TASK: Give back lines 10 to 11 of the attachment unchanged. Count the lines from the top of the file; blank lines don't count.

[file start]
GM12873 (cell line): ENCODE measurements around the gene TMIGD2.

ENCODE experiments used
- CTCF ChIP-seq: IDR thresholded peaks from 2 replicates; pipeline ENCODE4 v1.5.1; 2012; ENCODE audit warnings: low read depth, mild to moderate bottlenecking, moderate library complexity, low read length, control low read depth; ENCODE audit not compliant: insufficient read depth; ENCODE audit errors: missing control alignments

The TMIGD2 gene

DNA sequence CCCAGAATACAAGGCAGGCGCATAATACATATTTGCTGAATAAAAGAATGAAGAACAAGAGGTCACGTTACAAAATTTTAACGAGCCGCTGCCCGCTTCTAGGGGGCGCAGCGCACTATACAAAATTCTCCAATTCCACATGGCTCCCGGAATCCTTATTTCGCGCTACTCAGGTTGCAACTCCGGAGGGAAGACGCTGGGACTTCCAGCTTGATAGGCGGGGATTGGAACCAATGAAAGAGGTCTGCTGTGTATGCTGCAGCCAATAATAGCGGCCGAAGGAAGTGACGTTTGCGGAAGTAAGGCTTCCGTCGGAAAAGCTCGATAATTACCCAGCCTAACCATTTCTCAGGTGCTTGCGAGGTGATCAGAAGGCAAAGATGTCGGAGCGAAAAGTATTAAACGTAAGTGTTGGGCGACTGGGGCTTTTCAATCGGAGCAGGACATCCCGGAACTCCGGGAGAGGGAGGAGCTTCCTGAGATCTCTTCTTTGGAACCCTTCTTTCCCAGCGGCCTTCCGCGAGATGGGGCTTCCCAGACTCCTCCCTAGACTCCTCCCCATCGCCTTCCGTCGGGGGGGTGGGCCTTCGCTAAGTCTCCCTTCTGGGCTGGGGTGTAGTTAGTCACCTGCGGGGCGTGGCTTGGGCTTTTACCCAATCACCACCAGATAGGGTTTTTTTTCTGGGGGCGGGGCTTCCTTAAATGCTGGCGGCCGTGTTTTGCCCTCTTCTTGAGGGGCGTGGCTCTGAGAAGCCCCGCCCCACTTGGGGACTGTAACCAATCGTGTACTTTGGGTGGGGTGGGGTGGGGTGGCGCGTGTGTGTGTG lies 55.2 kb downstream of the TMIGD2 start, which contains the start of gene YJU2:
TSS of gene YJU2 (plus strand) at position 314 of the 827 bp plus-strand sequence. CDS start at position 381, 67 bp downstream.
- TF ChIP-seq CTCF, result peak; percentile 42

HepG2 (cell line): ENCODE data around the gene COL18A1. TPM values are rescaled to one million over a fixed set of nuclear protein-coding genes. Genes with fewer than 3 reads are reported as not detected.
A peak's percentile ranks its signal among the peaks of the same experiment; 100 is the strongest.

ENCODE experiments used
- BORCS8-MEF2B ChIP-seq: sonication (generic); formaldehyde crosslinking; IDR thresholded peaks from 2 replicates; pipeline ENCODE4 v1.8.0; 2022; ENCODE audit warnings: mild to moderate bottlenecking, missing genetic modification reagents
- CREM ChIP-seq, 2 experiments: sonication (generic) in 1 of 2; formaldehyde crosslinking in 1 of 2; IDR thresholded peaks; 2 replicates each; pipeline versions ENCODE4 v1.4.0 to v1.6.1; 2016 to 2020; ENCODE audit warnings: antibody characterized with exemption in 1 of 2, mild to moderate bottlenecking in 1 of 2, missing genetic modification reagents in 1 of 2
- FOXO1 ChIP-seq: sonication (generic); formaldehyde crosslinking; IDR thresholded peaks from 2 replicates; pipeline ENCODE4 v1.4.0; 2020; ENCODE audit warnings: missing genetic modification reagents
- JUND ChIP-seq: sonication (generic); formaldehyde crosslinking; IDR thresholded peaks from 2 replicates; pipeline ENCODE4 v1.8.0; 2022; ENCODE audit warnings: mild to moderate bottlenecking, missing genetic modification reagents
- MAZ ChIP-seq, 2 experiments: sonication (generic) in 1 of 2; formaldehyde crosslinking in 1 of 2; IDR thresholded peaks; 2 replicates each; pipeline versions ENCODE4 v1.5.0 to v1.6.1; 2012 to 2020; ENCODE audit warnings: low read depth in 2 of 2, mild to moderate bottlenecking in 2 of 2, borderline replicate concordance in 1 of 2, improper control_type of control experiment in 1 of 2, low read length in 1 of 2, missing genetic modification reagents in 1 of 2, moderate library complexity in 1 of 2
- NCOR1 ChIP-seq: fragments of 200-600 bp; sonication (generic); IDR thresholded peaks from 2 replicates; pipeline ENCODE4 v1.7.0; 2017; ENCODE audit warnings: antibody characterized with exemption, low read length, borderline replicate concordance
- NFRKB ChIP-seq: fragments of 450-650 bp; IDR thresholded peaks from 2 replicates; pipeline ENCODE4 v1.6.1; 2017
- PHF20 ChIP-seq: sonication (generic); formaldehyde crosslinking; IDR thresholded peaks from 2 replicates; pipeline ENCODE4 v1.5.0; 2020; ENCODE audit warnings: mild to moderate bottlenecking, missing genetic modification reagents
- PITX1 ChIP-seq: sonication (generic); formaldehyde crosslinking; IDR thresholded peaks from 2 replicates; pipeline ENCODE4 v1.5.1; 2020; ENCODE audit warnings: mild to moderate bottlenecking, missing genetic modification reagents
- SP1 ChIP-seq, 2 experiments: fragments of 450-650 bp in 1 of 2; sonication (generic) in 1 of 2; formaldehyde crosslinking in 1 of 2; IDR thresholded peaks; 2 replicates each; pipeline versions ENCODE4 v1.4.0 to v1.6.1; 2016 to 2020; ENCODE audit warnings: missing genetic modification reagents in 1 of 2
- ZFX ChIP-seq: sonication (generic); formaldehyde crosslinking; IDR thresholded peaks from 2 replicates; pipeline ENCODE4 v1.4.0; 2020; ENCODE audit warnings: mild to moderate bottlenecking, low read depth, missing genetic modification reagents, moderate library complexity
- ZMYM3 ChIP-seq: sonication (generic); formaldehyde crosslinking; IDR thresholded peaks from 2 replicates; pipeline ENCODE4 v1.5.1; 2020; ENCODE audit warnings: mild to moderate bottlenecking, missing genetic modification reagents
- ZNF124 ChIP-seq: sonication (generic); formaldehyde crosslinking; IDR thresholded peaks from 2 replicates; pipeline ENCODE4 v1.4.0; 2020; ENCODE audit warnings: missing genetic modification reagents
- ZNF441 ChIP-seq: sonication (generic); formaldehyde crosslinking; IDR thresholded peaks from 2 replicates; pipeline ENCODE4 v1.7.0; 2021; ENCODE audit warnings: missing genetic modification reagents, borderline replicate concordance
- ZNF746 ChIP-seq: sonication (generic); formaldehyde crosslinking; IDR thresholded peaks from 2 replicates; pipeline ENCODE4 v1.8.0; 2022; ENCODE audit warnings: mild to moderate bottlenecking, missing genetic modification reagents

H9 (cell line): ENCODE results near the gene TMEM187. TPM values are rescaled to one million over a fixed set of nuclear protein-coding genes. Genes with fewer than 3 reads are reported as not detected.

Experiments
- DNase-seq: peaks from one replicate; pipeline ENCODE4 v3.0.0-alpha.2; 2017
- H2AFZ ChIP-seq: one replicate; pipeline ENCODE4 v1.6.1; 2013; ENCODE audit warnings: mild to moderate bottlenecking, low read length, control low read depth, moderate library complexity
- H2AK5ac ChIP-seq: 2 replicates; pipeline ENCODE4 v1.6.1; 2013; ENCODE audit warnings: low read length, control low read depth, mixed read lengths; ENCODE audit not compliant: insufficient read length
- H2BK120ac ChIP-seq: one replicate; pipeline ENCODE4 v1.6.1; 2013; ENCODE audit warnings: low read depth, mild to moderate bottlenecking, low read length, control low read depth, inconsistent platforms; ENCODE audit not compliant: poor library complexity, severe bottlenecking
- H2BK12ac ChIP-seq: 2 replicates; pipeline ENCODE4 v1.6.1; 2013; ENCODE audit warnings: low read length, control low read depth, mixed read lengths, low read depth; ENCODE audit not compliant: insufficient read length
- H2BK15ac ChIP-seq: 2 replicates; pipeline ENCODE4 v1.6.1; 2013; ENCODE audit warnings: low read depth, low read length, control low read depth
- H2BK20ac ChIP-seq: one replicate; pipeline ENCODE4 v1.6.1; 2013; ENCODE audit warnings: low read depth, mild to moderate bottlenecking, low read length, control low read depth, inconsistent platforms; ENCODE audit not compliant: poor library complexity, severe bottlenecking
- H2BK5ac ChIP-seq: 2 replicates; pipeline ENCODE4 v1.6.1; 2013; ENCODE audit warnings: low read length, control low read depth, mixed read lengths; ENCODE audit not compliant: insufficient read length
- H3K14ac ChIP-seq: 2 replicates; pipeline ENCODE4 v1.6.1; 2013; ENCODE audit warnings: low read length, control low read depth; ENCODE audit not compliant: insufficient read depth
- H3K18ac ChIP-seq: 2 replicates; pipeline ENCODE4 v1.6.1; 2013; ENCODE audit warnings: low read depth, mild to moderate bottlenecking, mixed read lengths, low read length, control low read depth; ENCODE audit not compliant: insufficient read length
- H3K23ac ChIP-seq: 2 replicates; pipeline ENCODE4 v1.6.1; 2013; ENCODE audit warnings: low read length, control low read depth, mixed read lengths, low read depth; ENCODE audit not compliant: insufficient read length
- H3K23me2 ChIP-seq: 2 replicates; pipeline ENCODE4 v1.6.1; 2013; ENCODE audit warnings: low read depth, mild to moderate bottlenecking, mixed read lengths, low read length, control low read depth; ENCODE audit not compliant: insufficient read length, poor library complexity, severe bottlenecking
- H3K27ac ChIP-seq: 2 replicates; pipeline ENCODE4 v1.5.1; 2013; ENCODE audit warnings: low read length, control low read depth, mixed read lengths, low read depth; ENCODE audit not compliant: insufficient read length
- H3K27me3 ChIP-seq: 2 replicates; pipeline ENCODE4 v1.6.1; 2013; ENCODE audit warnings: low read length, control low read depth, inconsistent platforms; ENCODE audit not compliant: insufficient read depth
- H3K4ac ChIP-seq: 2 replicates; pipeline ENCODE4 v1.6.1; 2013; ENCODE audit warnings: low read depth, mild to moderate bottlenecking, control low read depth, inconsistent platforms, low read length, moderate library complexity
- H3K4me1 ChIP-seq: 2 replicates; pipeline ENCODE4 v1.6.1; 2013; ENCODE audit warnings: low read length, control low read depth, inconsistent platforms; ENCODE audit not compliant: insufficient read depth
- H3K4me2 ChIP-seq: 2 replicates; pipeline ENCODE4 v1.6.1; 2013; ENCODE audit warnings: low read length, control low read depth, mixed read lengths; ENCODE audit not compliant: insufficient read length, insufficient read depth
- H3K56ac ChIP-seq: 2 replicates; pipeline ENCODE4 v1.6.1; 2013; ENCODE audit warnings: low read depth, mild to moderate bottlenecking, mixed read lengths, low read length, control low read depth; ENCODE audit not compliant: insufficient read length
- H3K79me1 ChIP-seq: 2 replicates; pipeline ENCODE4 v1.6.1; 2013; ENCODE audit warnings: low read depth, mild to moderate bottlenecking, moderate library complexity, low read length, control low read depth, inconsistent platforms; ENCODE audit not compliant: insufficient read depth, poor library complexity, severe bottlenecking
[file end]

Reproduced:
ENCODE experiments used
- BORCS8-MEF2B ChIP-seq: sonication (generic); formaldehyde crosslinking; IDR thresholded peaks from 2 replicates; pipeline ENCODE4 v1.8.0; 2022; ENCODE audit warnings: mild to moderate bottlenecking, missing genetic modification reagents